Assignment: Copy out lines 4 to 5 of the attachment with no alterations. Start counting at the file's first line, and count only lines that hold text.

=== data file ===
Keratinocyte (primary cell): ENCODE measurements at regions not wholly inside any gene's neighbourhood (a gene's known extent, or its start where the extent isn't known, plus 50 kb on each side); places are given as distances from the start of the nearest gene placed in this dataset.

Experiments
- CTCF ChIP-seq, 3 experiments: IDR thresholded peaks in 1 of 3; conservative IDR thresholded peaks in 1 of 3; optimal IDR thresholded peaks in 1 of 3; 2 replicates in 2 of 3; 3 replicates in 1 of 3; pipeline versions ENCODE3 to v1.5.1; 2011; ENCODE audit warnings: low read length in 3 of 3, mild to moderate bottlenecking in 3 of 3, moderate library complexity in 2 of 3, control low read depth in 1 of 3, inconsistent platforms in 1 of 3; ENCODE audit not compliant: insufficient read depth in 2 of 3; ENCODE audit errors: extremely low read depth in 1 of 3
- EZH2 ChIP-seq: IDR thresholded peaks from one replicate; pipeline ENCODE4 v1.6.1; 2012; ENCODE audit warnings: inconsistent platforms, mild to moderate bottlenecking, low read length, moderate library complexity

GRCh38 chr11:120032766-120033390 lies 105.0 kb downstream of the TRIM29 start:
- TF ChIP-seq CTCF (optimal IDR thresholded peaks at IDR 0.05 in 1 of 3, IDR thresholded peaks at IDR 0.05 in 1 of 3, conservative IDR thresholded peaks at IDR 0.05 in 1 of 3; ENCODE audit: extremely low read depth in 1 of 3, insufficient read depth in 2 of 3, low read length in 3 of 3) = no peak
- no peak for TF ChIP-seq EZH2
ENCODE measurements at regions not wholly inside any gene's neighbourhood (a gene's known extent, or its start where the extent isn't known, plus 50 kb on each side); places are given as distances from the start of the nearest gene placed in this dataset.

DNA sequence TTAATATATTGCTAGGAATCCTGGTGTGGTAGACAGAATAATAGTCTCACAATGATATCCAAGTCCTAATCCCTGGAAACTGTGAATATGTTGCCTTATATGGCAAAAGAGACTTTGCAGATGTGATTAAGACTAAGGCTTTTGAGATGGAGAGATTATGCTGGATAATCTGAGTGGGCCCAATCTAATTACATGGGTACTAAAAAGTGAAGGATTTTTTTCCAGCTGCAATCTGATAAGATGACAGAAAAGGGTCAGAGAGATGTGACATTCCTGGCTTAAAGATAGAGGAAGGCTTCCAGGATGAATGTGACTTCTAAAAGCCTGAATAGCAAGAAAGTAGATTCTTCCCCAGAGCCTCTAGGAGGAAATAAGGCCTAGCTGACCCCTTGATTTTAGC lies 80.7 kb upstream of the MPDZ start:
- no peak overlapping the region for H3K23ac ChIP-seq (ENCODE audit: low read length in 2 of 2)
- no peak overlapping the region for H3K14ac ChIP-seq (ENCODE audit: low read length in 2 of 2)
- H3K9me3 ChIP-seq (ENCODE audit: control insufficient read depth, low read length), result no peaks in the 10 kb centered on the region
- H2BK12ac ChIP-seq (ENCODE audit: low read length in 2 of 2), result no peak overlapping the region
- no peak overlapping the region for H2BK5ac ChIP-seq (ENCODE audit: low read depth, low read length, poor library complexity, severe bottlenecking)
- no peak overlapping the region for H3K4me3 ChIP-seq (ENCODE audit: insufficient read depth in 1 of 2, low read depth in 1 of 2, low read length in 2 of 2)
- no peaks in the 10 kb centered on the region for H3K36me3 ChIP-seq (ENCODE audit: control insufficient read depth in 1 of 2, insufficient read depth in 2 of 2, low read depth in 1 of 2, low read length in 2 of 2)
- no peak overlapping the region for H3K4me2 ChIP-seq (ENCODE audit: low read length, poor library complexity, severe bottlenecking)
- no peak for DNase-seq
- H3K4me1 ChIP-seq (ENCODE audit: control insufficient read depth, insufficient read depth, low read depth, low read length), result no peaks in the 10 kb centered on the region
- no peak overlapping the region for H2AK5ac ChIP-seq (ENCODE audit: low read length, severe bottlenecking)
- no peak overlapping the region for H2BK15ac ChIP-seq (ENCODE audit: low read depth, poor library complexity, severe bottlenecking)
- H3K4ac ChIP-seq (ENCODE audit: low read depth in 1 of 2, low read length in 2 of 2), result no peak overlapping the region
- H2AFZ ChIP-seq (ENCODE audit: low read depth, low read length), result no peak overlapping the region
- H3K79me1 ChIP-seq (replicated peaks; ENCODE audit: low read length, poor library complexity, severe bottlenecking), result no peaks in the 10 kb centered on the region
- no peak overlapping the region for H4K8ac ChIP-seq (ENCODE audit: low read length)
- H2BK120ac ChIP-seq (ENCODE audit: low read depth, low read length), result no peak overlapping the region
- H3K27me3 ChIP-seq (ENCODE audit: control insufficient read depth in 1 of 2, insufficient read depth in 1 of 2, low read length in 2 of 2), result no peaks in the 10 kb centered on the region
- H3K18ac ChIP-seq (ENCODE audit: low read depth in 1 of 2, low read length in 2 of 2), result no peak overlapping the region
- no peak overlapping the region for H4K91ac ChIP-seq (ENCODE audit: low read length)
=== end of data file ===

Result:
- EZH2 ChIP-seq: IDR thresholded peaks from one replicate; pipeline ENCODE4 v1.6.1; 2012; ENCODE audit warnings: inconsistent platforms, mild to moderate bottlenecking, low read length, moderate library complexity

GRCh38 chr11:120032766-120033390 lies 105.0 kb downstream of the TRIM29 start: